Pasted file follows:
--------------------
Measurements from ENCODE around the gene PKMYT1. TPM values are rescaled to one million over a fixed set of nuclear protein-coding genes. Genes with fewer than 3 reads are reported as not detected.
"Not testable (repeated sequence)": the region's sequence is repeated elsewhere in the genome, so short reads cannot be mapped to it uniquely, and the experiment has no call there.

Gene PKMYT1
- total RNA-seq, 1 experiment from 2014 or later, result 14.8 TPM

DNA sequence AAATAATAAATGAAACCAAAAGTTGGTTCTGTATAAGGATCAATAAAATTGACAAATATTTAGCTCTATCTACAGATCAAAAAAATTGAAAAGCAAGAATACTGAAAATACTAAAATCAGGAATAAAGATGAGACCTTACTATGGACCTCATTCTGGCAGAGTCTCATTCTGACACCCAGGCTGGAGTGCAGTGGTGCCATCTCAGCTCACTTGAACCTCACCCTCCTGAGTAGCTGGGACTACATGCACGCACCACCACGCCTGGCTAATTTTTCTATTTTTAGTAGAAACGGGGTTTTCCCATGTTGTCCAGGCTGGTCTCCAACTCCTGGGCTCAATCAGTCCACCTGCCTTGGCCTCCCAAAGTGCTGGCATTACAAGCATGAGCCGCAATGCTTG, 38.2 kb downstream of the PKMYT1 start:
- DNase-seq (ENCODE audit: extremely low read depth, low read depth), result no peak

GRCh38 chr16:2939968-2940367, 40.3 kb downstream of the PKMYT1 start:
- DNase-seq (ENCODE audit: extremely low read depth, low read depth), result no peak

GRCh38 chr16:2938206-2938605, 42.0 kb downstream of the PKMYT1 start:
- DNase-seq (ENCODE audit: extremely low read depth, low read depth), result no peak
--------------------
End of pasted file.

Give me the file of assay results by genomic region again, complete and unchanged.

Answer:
Measurements from ENCODE around the gene PKMYT1. TPM values are rescaled to one million over a fixed set of nuclear protein-coding genes. Genes with fewer than 3 reads are reported as not detected.
"Not testable (repeated sequence)": the region's sequence is repeated elsewhere in the genome, so short reads cannot be mapped to it uniquely, and the experiment has no call there.

Gene PKMYT1
- total RNA-seq, 1 experiment from 2014 or later, result 14.8 TPM

DNA sequence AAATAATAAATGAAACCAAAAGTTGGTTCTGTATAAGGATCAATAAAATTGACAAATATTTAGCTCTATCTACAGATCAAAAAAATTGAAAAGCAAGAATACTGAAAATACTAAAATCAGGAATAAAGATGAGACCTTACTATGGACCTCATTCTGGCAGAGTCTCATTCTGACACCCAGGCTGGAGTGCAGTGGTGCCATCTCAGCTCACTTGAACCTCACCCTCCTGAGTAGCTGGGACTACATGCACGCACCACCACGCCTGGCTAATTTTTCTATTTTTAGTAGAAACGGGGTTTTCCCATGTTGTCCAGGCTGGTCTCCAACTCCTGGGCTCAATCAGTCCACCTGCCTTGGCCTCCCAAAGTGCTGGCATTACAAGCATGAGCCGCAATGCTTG, 38.2 kb downstream of the PKMYT1 start:
- DNase-seq (ENCODE audit: extremely low read depth, low read depth), result no peak

GRCh38 chr16:2939968-2940367, 40.3 kb downstream of the PKMYT1 start:
- DNase-seq (ENCODE audit: extremely low read depth, low read depth), result no peak

GRCh38 chr16:2938206-2938605, 42.0 kb downstream of the PKMYT1 start:
- DNase-seq (ENCODE audit: extremely low read depth, low read depth), result no peak